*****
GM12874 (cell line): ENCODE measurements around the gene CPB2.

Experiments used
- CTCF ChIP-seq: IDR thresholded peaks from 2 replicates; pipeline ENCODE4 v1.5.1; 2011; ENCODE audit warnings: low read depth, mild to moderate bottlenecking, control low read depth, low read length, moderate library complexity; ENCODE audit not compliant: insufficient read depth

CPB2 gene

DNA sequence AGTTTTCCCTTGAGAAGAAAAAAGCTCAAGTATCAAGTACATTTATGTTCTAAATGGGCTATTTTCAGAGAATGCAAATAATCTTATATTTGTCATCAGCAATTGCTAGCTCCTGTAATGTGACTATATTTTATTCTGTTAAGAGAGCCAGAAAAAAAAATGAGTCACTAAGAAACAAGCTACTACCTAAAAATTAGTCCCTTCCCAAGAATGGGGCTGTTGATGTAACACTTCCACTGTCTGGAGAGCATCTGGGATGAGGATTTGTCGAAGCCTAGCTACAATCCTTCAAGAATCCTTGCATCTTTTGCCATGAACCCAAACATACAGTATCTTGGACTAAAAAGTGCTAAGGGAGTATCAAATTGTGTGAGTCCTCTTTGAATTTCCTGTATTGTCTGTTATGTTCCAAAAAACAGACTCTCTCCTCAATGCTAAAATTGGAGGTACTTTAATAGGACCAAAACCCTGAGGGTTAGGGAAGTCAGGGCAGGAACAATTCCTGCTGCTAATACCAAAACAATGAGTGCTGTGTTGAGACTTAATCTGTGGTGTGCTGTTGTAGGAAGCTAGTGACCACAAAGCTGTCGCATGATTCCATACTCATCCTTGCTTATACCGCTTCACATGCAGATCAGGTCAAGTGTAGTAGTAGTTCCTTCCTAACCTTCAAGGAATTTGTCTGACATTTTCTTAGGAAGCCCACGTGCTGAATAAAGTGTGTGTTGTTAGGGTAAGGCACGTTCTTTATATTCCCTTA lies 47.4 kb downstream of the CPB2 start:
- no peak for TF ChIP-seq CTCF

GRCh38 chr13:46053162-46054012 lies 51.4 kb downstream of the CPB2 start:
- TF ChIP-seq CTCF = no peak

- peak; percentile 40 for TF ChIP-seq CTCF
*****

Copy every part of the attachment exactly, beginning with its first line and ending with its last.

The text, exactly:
GM12874 (cell line): ENCODE measurements around the gene CPB2.

Experiments used
- CTCF ChIP-seq: IDR thresholded peaks from 2 replicates; pipeline ENCODE4 v1.5.1; 2011; ENCODE audit warnings: low read depth, mild to moderate bottlenecking, control low read depth, low read length, moderate library complexity; ENCODE audit not compliant: insufficient read depth

CPB2 gene

DNA sequence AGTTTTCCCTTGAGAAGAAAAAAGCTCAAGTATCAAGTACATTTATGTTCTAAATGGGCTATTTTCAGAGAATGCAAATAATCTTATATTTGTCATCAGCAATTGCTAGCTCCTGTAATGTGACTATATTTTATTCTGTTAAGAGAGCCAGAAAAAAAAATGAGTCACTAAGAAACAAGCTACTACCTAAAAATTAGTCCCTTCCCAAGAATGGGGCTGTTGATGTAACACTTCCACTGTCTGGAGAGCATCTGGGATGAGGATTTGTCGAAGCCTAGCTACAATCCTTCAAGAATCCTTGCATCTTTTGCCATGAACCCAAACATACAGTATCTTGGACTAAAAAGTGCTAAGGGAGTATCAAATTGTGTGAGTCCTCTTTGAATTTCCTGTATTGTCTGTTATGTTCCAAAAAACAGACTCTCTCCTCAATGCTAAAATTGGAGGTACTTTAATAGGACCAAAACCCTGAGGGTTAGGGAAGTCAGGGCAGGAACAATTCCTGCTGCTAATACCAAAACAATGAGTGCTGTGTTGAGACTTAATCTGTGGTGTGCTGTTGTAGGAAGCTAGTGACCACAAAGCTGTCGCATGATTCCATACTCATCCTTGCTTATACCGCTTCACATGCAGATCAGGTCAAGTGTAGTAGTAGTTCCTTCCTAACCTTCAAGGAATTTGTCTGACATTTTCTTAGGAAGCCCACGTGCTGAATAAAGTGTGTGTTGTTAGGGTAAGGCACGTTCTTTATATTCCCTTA lies 47.4 kb downstream of the CPB2 start:
- no peak for TF ChIP-seq CTCF

GRCh38 chr13:46053162-46054012 lies 51.4 kb downstream of the CPB2 start:
- TF ChIP-seq CTCF = no peak

- peak; percentile 40 for TF ChIP-seq CTCF